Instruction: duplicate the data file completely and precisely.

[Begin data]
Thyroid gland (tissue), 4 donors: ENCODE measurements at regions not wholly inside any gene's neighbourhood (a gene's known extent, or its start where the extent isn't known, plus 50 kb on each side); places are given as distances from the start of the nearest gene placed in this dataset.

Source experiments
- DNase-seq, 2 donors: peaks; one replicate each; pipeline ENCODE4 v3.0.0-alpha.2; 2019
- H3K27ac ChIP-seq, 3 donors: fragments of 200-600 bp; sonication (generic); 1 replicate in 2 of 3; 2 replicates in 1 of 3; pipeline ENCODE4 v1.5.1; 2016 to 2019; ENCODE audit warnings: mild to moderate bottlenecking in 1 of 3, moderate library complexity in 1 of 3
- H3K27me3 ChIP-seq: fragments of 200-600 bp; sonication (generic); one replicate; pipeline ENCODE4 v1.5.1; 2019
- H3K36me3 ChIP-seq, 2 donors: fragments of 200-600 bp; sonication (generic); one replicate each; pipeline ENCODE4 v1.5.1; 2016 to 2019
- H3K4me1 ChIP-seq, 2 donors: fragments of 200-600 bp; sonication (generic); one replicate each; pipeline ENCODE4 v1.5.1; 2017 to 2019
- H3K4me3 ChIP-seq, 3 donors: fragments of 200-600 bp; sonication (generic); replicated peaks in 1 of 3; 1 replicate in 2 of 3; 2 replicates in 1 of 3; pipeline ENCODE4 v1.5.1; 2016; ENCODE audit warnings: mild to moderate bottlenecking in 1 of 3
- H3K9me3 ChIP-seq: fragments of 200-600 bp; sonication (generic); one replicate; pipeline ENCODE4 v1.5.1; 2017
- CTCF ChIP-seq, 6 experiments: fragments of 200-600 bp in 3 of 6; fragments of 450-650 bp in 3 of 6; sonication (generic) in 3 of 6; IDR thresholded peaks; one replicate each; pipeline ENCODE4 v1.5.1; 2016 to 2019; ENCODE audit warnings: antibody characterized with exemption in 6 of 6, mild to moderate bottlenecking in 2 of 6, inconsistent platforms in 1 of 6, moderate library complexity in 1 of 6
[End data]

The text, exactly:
Thyroid gland (tissue), 4 donors: ENCODE measurements at regions not wholly inside any gene's neighbourhood (a gene's known extent, or its start where the extent isn't known, plus 50 kb on each side); places are given as distances from the start of the nearest gene placed in this dataset.

Source experiments
- DNase-seq, 2 donors: peaks; one replicate each; pipeline ENCODE4 v3.0.0-alpha.2; 2019
- H3K27ac ChIP-seq, 3 donors: fragments of 200-600 bp; sonication (generic); 1 replicate in 2 of 3; 2 replicates in 1 of 3; pipeline ENCODE4 v1.5.1; 2016 to 2019; ENCODE audit warnings: mild to moderate bottlenecking in 1 of 3, moderate library complexity in 1 of 3
- H3K27me3 ChIP-seq: fragments of 200-600 bp; sonication (generic); one replicate; pipeline ENCODE4 v1.5.1; 2019
- H3K36me3 ChIP-seq, 2 donors: fragments of 200-600 bp; sonication (generic); one replicate each; pipeline ENCODE4 v1.5.1; 2016 to 2019
- H3K4me1 ChIP-seq, 2 donors: fragments of 200-600 bp; sonication (generic); one replicate each; pipeline ENCODE4 v1.5.1; 2017 to 2019
- H3K4me3 ChIP-seq, 3 donors: fragments of 200-600 bp; sonication (generic); replicated peaks in 1 of 3; 1 replicate in 2 of 3; 2 replicates in 1 of 3; pipeline ENCODE4 v1.5.1; 2016; ENCODE audit warnings: mild to moderate bottlenecking in 1 of 3
- H3K9me3 ChIP-seq: fragments of 200-600 bp; sonication (generic); one replicate; pipeline ENCODE4 v1.5.1; 2017
- CTCF ChIP-seq, 6 experiments: fragments of 200-600 bp in 3 of 6; fragments of 450-650 bp in 3 of 6; sonication (generic) in 3 of 6; IDR thresholded peaks; one replicate each; pipeline ENCODE4 v1.5.1; 2016 to 2019; ENCODE audit warnings: antibody characterized with exemption in 6 of 6, mild to moderate bottlenecking in 2 of 6, inconsistent platforms in 1 of 6, moderate library complexity in 1 of 6